The landscape of RNA-chromatin interaction reveals small non-coding RNAs as essential mediators of leukemia maintenance

Haiyang Yun et al.

RNA constitutes a large fraction of chromatin. Spatial distribution and functional relevance of most of RNA-chromatin interactions remain unknown. We established a landscape analysis of RNA-chromatin interactions in human acute myeloid leukemia (AML). In total more than 50 million interactions were captured in an AML cell line. Protein-coding mRNAs and long non-coding RNAs exhibited a substantial number of interactions with chromatin in cis suggesting transcriptional activity. In contrast, small nucleolar RNAs (snoRNAs) and small nuclear RNAs (snRNAs) associated with chromatin predominantly in trans suggesting chromatin specific functions. Of note, snoRNA-chromatin interaction was associated with chromatin modifications and occurred independently of the classical snoRNA-RNP complex. Two C/D box snoRNAs, namely SNORD118 and SNORD3A, displayed high frequency of trans-association with chromatin. The transcription of SNORD118 and SNORD3A was increased upon leukemia transformation and enriched in leukemia stem cells, but decreased during myeloid differentiation. Suppression of SNORD118 and SNORD3A impaired leukemia cell proliferation and colony forming capacity in AML cell lines and primary patient samples. Notably, this effect was leukemia specific with less impact on healthy CD34+ hematopoietic stem and progenitor cells. These findings highlight the functional importance of chromatin-associated RNAs overall and in particular of SNORD118 and SNORD3A in maintaining leukemia propagation.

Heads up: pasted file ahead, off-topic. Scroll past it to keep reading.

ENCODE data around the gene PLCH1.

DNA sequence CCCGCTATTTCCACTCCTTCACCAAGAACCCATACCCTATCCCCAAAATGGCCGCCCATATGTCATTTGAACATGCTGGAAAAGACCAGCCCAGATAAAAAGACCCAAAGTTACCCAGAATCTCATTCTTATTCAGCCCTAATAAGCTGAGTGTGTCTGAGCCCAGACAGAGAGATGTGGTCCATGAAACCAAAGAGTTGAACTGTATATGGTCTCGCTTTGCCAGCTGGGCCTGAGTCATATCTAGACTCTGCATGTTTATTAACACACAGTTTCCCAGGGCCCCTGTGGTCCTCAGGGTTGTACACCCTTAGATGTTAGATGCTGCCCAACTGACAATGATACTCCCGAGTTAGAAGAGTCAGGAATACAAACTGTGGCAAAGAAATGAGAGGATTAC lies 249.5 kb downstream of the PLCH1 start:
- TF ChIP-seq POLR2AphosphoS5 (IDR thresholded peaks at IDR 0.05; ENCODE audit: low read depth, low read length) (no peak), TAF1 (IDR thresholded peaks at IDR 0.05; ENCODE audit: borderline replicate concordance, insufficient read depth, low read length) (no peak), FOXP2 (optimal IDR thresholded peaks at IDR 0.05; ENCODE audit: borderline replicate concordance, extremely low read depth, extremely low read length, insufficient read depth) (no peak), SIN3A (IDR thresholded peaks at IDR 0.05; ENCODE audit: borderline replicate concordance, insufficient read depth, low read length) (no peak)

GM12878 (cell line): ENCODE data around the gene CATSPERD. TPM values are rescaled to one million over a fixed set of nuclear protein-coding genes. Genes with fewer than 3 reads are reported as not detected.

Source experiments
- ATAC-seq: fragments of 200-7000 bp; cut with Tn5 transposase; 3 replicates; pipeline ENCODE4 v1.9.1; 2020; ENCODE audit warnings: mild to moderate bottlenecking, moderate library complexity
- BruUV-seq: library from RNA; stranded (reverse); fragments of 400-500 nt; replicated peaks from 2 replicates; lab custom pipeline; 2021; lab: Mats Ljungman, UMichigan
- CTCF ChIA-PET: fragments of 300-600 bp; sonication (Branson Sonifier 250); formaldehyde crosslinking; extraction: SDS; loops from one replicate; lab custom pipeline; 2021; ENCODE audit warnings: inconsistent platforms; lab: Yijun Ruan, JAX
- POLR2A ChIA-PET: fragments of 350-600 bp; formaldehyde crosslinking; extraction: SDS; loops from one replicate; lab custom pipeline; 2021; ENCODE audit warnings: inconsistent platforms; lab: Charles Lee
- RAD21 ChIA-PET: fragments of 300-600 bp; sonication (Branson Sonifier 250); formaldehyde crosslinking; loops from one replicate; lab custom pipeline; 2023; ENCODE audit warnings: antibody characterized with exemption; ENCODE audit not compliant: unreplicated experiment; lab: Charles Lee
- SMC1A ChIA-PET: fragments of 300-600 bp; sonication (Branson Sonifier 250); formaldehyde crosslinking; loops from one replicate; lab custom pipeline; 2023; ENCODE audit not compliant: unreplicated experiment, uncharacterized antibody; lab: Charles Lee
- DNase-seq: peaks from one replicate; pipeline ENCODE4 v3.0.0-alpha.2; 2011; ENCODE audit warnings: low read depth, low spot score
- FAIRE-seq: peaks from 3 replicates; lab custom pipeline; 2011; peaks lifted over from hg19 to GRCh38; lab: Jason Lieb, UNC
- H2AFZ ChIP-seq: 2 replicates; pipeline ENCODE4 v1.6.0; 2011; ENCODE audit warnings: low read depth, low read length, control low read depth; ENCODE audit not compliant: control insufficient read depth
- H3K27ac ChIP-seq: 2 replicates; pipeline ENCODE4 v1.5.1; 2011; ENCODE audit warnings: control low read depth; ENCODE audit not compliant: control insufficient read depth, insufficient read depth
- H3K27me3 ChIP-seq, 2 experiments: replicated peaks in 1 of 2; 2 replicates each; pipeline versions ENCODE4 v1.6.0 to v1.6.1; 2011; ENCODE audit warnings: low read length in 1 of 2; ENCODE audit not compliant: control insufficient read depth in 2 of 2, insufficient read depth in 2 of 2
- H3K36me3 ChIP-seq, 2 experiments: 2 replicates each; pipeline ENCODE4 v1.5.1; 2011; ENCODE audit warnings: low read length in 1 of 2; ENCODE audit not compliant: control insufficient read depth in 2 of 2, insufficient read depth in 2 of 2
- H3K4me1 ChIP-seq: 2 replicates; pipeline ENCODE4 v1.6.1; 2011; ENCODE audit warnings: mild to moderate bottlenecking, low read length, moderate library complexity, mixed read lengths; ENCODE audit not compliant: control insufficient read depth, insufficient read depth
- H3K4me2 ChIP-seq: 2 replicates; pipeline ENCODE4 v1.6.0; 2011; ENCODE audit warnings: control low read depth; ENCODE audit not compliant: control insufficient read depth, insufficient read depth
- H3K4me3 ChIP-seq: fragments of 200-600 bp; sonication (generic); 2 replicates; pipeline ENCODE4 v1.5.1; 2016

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June, 2024


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